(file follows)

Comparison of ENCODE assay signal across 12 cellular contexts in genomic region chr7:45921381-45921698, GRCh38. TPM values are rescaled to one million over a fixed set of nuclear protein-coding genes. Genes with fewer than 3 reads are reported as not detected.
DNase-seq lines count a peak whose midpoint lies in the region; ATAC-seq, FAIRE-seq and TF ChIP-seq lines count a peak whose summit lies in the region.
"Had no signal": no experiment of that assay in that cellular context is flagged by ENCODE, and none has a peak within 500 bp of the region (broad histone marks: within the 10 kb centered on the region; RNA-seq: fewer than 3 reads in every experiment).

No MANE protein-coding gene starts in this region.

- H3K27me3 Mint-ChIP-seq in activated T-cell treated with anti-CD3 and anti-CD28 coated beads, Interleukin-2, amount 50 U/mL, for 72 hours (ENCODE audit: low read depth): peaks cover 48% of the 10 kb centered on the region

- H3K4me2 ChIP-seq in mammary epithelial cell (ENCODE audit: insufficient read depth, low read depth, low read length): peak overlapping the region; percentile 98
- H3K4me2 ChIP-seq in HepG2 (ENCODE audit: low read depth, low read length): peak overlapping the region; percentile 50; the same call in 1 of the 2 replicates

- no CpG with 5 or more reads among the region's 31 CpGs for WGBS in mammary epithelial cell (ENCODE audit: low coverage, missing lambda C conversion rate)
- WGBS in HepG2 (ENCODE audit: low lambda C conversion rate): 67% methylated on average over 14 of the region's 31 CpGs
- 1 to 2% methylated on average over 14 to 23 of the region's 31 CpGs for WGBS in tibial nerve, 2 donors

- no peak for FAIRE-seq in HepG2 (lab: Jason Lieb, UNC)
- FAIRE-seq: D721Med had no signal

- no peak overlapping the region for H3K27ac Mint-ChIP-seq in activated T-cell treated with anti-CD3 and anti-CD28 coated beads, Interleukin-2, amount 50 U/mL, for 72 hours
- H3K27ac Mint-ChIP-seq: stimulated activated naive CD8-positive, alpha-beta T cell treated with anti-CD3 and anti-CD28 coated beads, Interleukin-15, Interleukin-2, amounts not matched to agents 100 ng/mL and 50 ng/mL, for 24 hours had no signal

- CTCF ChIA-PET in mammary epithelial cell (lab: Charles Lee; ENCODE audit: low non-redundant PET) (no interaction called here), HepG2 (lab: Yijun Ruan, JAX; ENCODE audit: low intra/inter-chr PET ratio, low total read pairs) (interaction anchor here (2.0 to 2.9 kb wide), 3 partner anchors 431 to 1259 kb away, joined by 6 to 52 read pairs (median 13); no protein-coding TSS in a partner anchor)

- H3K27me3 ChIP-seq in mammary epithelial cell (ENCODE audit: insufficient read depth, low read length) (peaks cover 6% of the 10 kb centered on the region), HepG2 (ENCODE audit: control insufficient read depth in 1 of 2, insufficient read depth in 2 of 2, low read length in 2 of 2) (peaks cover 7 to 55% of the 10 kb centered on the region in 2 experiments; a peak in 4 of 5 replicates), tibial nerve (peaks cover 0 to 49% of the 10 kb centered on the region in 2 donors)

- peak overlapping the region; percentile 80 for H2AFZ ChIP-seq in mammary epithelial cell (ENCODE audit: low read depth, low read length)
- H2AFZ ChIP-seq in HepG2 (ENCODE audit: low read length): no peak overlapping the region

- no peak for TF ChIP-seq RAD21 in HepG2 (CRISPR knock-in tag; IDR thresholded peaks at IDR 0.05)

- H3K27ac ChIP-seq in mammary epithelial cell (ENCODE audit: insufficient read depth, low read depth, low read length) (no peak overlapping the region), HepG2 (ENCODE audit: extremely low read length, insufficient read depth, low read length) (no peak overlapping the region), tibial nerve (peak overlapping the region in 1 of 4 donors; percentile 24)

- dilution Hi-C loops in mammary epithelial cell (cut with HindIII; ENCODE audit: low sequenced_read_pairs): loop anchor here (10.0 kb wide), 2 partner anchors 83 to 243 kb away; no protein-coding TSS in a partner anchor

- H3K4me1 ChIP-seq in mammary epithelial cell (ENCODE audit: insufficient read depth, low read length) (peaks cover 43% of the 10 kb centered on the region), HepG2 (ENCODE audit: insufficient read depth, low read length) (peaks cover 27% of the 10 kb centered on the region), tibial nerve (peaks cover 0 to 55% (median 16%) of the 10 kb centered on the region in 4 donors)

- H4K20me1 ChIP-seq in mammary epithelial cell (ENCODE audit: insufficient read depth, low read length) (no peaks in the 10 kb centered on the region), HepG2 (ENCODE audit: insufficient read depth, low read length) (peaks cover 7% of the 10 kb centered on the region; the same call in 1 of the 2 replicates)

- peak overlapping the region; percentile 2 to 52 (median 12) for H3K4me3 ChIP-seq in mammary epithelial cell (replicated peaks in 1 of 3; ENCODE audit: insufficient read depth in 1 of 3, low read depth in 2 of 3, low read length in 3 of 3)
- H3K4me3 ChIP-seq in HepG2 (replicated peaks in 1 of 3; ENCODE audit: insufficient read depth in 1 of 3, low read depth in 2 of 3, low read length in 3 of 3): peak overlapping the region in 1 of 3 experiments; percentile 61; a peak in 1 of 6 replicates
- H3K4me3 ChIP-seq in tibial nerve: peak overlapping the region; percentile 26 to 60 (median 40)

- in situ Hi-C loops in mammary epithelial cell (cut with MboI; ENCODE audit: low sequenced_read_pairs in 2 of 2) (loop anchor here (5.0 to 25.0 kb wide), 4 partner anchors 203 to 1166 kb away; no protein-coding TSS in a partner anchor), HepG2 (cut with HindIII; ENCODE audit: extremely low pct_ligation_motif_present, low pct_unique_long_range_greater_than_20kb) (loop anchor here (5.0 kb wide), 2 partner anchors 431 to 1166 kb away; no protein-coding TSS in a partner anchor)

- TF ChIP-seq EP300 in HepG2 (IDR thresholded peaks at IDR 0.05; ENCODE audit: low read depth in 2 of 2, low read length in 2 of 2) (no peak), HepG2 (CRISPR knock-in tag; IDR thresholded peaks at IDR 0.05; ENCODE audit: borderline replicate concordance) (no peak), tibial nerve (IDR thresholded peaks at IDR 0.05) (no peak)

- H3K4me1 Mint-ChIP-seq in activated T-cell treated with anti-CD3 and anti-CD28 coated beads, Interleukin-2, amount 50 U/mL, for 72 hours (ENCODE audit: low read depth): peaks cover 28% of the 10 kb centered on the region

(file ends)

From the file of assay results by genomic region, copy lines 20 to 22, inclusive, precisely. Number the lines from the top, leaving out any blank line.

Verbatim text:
- H3K27ac ChIP-seq in mammary epithelial cell (ENCODE audit: insufficient read depth, low read depth, low read length) (no peak overlapping the region), HepG2 (ENCODE audit: extremely low read length, insufficient read depth, low read length) (no peak overlapping the region), tibial nerve (peak overlapping the region in 1 of 4 donors; percentile 24)

- dilution Hi-C loops in mammary epithelial cell (cut with HindIII; ENCODE audit: low sequenced_read_pairs): loop anchor here (10.0 kb wide), 2 partner anchors 83 to 243 kb away; no protein-coding TSS in a partner anchor

- H3K4me1 ChIP-seq in mammary epithelial cell (ENCODE audit: insufficient read depth, low read length) (peaks cover 43% of the 10 kb centered on the region), HepG2 (ENCODE audit: insufficient read depth, low read length) (peaks cover 27% of the 10 kb centered on the region), tibial nerve (peaks cover 0 to 55% (median 16%) of the 10 kb centered on the region in 4 donors)